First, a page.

This morning’s news cycle was flooded by reports of a Trump Administration draft memorandum authorizing deployment of up to 100,000 National Guard troops for immigration policing activity. Even as a draft, it’s frightening that the federal government is articulating the kind of extremism not witnessed in the United States since Operation Wetback in the 1950s. Though long decried for its sheer cruelty, as a candidate Donald Trump praised it, claiming it was effective and popular. Fortunately, I am convinced that we are still a few steps away from launching a massive military campaign targeting migrants in the United States.
There is much in the National Guard memo, however, that is imminently possible. The memo draft is simply a plan by which DHS would implement President Trump’s border policing executive order issued January 25. Putting aside the National Guard, most of the memo’s other provisions can be categorized into two themes: more detention and less relief from removal.
Reiterating the president’s border policing executive order, the memo calls for hiring an additional 5,000 Border Patrol agents. § B. Like the executive order, the memo also doesn’t address funding for these additional positions. It is unlikely that DHS could find sufficient unrestricted funds in its budget to cover the cost of 5,000 additional agents. It’s worth noting that the Border Patrol currently has about 60,000 employees, including approximately 20,000 agents. More agents would obviously mean greater ability to identify potentially removable individuals.
The draft clearly evidences an intent to keep those people locked up while the federal government decides whether they will be allowed to remain in the United States. § A. Any migrant who has not been admitted into the United States is to be detained. Anyone who requests asylum and passes a credible fear interview is to be detained. CBP or ICE may release somone who fits this or any other description in INA § 235 if the person wins in immigration court, is being released outside the United States, or with the approval of high-ranking DHS officials (either the CBP Deputy Commissioner or ICE Deputy Director, respectively).
To make sure that fewer people ultimately obtain the federal government’s permission to remain in the United States, the draft also imposes obstacles to navigating with the legal process. First, it would dramatically expand expedited removal. Currently, under INA § 235(b)(1)(A)(iii)(I), low-level DHS officials can remove certain migrants without involving the immigration courts or providing access to counsel. Migrants can be placed into expedited removal if they arrive at a port-of-entry without adequate immigration documents. Migrants who enter the United States clandestinely can be placed in expedited removal if apprehended within fourteen days of arrival within 100 miles of the border. The draft would expand expedited removal to apply to migrants “apprehended anywhere in the United States” who are unable to convince an immigration officer that they have been in the country for at least ninety days. § G.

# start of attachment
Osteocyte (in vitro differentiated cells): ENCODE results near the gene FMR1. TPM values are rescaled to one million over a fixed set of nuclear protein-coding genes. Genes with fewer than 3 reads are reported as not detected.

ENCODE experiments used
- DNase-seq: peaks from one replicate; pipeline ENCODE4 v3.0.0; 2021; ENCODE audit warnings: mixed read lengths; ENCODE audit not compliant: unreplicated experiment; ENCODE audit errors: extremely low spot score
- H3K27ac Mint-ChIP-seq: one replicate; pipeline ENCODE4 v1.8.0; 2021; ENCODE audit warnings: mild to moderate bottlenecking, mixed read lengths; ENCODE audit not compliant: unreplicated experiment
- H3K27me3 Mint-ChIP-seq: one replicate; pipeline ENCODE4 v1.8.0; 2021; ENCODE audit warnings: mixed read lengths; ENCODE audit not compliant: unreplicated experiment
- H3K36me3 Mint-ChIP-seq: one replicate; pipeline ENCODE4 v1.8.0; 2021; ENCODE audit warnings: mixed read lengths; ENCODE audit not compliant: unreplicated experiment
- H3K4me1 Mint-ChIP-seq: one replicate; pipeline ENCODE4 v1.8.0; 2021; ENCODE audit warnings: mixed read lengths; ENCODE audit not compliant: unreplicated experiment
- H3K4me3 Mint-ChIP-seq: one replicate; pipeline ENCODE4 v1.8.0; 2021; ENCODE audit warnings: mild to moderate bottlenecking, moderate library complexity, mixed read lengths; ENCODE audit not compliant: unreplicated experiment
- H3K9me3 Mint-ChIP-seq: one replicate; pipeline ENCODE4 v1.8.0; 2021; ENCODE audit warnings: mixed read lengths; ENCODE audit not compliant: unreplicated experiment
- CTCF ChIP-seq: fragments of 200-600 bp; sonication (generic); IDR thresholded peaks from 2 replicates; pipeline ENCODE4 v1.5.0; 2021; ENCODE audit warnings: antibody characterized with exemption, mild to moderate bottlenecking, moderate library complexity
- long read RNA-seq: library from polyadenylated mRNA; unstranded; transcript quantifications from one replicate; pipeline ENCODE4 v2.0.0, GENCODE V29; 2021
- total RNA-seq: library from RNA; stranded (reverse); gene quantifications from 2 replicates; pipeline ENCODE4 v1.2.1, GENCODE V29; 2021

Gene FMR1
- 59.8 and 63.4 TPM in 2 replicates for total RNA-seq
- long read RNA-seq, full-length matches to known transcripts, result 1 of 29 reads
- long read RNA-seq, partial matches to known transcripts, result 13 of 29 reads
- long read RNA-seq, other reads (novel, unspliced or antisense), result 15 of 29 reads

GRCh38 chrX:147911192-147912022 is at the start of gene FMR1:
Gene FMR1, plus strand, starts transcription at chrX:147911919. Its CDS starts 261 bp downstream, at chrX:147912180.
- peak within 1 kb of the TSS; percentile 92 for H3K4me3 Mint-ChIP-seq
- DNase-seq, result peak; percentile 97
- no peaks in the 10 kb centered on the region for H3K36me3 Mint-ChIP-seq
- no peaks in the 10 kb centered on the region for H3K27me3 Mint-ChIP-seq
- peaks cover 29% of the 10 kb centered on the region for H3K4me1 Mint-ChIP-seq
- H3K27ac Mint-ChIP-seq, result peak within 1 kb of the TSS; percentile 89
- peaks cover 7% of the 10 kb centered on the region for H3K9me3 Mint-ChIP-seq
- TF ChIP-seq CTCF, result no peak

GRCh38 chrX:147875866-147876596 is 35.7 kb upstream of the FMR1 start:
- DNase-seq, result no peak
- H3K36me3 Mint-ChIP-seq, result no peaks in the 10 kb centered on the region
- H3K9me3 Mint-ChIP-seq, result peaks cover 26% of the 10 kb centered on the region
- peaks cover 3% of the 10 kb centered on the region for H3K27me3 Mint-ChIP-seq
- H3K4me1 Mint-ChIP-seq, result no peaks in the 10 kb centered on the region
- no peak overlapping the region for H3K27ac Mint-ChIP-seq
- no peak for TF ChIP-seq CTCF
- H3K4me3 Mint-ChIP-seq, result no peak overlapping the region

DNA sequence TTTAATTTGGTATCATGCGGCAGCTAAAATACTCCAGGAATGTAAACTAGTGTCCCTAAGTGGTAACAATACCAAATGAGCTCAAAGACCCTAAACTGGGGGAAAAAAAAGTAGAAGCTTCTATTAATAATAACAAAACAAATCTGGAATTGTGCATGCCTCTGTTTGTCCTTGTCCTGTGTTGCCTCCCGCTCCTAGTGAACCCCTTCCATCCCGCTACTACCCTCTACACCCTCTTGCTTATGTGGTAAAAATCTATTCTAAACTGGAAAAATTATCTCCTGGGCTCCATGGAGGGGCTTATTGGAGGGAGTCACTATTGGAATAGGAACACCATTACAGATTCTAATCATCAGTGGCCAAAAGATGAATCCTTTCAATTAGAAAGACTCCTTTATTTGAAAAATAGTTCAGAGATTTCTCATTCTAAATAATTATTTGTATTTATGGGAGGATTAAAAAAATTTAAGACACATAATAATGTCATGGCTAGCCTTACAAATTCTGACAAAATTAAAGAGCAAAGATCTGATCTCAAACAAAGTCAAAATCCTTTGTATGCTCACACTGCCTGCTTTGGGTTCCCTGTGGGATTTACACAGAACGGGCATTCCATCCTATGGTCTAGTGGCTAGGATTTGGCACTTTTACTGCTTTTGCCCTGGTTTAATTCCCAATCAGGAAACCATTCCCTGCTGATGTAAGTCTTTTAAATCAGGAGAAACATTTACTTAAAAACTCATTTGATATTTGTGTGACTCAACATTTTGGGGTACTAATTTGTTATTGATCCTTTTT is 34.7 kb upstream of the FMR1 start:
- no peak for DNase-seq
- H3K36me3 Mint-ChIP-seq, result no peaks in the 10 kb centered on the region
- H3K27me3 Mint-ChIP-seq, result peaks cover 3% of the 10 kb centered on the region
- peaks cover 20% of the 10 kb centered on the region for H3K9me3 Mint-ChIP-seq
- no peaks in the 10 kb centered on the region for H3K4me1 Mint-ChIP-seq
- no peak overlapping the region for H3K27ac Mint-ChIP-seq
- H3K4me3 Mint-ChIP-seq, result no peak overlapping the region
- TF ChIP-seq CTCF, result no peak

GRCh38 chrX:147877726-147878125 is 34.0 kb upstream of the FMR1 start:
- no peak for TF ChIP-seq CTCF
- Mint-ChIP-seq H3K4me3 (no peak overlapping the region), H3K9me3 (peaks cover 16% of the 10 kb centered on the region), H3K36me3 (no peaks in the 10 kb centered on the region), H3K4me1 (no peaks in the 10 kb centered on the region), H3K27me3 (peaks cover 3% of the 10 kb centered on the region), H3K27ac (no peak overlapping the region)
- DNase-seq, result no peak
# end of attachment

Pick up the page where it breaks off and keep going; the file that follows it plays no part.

Second, the draft would make it more difficult for people to wage legal fights in immigration court. A little-known provision of current immigration law, INA § 235(b)(2)(C), allows but does not require DHS to force some people being considered for exclusion to wait outside of the United States while the government decides if they will be allowed to come here. In the past, this has at times been used to keep lawful permanent residents applying for admission in México or Canada. Section H requires a substantial expansion of how that provision has been interpreted in the past. According to § H, CBP and ICE personnel would be able (or perhaps be required to) keep asylum seekers who come to the United States by land in México or Canada while asylum proceedings are ongoing. They would essentially be told to come back for a hearing at a later date.
To be sure, none of these changes have been implemented. As of this writing, they are merely drafts. But unlike the massive National Guard deployment threat that received so much attention this morning, these provisions are actually implementable and unlikely to receive nearly as much critical coverage as the shocking references to domestic military movements.